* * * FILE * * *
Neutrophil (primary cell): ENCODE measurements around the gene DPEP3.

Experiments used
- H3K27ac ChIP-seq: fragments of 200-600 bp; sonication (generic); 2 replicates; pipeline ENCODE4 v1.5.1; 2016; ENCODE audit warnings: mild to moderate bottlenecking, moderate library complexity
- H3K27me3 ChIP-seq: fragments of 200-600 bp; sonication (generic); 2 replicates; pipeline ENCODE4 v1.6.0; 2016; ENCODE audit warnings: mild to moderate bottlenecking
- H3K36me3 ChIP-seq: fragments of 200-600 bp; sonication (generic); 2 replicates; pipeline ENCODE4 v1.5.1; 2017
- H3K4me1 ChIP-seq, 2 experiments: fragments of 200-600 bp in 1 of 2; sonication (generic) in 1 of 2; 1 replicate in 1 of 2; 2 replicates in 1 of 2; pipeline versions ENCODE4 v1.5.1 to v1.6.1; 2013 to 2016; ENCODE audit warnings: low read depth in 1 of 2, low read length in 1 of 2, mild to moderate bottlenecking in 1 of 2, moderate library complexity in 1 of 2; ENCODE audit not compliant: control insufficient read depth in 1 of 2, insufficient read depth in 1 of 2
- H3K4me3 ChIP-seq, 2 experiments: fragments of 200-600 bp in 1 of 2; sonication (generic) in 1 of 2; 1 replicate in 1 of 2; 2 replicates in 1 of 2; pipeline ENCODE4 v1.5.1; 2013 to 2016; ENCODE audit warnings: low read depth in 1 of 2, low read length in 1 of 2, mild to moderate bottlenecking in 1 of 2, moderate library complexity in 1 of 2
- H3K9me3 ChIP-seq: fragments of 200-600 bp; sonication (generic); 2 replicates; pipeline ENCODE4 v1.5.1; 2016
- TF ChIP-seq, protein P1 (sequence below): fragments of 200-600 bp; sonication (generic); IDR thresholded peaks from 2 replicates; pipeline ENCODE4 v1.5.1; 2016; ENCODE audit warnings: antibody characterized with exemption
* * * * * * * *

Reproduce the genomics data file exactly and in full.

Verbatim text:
Neutrophil (primary cell): ENCODE measurements around the gene DPEP3.

Experiments used
- H3K27ac ChIP-seq: fragments of 200-600 bp; sonication (generic); 2 replicates; pipeline ENCODE4 v1.5.1; 2016; ENCODE audit warnings: mild to moderate bottlenecking, moderate library complexity
- H3K27me3 ChIP-seq: fragments of 200-600 bp; sonication (generic); 2 replicates; pipeline ENCODE4 v1.6.0; 2016; ENCODE audit warnings: mild to moderate bottlenecking
- H3K36me3 ChIP-seq: fragments of 200-600 bp; sonication (generic); 2 replicates; pipeline ENCODE4 v1.5.1; 2017
- H3K4me1 ChIP-seq, 2 experiments: fragments of 200-600 bp in 1 of 2; sonication (generic) in 1 of 2; 1 replicate in 1 of 2; 2 replicates in 1 of 2; pipeline versions ENCODE4 v1.5.1 to v1.6.1; 2013 to 2016; ENCODE audit warnings: low read depth in 1 of 2, low read length in 1 of 2, mild to moderate bottlenecking in 1 of 2, moderate library complexity in 1 of 2; ENCODE audit not compliant: control insufficient read depth in 1 of 2, insufficient read depth in 1 of 2
- H3K4me3 ChIP-seq, 2 experiments: fragments of 200-600 bp in 1 of 2; sonication (generic) in 1 of 2; 1 replicate in 1 of 2; 2 replicates in 1 of 2; pipeline ENCODE4 v1.5.1; 2013 to 2016; ENCODE audit warnings: low read depth in 1 of 2, low read length in 1 of 2, mild to moderate bottlenecking in 1 of 2, moderate library complexity in 1 of 2
- H3K9me3 ChIP-seq: fragments of 200-600 bp; sonication (generic); 2 replicates; pipeline ENCODE4 v1.5.1; 2016
- TF ChIP-seq, protein P1 (sequence below): fragments of 200-600 bp; sonication (generic); IDR thresholded peaks from 2 replicates; pipeline ENCODE4 v1.5.1; 2016; ENCODE audit warnings: antibody characterized with exemption